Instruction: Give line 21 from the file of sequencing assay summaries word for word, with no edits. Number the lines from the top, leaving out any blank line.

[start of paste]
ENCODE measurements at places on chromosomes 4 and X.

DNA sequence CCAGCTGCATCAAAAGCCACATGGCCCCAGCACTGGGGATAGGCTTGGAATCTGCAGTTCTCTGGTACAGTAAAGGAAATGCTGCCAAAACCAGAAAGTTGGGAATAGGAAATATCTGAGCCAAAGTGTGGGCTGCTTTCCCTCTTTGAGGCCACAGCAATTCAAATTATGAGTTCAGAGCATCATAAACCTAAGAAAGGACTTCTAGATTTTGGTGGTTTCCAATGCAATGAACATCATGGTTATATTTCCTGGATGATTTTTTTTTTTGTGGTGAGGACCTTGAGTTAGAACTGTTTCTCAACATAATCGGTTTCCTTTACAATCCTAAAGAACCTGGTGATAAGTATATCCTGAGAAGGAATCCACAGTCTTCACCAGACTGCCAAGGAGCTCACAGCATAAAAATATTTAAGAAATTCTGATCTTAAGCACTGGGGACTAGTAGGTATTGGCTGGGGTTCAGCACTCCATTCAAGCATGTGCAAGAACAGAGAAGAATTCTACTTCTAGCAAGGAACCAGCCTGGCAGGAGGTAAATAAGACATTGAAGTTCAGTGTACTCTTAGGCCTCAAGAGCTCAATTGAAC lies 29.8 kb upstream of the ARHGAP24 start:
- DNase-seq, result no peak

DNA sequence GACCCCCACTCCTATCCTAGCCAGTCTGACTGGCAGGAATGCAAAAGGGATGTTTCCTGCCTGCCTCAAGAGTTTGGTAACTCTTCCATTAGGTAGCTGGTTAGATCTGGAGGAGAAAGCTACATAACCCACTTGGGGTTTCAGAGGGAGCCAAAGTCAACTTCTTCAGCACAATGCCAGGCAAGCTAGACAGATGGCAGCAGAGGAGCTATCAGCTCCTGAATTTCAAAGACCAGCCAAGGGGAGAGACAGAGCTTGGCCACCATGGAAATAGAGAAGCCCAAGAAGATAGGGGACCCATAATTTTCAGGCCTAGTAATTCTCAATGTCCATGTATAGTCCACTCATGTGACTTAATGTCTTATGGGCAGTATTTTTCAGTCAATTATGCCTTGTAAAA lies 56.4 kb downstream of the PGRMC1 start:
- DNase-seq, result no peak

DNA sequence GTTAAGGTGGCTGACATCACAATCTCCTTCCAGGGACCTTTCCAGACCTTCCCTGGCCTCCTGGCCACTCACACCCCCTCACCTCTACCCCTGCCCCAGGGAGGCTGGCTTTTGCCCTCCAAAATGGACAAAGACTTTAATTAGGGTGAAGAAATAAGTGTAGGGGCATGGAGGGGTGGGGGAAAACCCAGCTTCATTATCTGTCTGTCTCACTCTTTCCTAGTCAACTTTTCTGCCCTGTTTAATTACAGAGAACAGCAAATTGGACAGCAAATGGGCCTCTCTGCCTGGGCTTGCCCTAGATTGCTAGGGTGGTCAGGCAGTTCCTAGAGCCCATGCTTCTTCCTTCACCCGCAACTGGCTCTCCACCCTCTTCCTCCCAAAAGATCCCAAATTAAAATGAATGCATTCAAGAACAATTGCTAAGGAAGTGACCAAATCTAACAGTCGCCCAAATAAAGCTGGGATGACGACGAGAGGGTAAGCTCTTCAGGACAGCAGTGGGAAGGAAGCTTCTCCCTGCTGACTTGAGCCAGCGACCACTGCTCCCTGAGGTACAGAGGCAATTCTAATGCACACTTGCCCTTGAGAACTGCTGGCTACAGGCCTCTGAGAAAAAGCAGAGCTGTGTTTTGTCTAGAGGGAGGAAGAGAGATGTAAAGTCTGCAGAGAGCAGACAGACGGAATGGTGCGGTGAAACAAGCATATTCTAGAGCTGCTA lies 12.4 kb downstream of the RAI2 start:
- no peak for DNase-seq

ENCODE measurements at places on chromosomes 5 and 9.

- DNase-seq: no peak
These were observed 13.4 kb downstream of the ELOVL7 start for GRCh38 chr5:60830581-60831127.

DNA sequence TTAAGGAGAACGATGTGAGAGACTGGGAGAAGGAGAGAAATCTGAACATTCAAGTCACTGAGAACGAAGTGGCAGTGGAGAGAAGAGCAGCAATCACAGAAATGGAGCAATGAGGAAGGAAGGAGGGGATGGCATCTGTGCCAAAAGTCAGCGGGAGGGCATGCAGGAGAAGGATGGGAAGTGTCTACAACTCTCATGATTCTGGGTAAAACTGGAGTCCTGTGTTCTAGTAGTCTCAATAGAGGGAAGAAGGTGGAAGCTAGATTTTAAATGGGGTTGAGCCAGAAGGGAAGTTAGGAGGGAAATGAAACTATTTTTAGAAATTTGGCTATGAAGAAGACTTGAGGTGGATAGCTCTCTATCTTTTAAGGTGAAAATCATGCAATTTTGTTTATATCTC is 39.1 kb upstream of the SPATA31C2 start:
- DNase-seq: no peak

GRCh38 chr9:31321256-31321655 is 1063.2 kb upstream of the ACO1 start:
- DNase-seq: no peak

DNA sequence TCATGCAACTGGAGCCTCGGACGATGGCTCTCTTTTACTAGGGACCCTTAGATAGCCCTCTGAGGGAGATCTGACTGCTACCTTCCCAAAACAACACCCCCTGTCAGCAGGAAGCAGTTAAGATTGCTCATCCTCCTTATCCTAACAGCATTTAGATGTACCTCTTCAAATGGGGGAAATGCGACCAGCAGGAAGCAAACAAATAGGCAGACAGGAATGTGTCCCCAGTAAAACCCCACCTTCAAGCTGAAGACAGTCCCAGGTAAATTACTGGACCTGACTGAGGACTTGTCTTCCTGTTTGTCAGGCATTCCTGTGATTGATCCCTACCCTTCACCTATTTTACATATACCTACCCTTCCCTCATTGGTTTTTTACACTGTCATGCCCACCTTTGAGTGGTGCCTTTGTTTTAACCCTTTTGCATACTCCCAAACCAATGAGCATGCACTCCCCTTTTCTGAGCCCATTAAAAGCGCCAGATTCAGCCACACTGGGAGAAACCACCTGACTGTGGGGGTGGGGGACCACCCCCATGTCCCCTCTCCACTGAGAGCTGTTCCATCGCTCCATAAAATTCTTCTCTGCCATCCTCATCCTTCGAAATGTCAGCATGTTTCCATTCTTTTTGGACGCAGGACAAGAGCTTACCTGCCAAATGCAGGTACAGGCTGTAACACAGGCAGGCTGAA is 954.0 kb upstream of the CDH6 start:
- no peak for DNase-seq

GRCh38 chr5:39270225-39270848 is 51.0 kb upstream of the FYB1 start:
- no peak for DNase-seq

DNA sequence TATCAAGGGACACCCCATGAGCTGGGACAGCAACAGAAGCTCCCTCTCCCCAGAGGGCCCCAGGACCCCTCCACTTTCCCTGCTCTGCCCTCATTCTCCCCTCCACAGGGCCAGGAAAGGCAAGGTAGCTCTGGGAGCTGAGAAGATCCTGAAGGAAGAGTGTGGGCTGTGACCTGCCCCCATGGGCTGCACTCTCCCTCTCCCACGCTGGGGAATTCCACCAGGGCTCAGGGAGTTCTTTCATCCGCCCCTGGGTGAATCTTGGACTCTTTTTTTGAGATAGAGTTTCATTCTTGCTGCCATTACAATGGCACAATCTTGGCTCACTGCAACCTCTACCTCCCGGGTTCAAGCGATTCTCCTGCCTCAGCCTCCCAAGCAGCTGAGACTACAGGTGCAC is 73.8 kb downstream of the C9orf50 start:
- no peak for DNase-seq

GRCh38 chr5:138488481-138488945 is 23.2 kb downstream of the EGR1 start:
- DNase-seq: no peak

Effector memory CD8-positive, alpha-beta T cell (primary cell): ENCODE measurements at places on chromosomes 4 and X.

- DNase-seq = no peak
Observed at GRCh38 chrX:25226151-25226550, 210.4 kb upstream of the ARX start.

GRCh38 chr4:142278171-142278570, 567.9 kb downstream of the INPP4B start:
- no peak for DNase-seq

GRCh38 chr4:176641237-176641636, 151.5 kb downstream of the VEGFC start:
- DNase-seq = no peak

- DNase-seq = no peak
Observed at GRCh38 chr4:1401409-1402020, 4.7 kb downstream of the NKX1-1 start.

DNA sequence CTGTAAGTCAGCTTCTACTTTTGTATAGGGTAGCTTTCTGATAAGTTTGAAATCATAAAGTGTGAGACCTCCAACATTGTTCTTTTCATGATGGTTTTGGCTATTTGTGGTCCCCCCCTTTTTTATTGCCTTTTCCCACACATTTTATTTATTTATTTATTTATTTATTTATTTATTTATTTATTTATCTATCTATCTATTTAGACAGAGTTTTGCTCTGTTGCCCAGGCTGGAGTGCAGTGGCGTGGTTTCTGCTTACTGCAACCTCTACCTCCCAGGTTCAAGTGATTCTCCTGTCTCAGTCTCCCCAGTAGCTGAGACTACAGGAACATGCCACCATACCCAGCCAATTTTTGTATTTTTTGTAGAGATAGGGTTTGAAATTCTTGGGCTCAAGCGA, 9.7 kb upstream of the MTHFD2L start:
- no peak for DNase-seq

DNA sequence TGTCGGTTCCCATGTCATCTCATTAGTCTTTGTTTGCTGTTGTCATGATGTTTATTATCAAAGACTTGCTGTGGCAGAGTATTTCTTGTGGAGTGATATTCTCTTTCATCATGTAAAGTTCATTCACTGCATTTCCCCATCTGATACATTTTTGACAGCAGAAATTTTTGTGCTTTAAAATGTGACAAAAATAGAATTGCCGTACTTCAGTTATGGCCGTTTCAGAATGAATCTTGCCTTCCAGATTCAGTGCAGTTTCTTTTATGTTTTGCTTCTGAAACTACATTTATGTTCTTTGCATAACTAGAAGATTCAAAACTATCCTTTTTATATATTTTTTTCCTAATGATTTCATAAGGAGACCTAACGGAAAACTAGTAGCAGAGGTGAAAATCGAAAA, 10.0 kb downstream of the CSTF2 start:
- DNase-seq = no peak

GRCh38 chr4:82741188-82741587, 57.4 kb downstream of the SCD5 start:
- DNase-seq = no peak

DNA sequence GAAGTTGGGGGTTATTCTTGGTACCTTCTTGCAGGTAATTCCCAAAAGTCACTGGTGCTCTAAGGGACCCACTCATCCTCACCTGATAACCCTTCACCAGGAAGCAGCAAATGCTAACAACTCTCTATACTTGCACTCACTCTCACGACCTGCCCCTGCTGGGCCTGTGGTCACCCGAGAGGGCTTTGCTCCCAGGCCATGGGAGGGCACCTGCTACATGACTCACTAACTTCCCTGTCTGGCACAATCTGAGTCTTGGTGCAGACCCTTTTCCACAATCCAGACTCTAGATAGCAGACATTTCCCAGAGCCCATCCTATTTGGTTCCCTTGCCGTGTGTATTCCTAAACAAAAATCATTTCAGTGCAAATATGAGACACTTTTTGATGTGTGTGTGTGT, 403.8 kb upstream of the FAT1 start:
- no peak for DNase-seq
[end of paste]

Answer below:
GRCh38 chr5:138488481-138488945 is 23.2 kb downstream of the EGR1 start: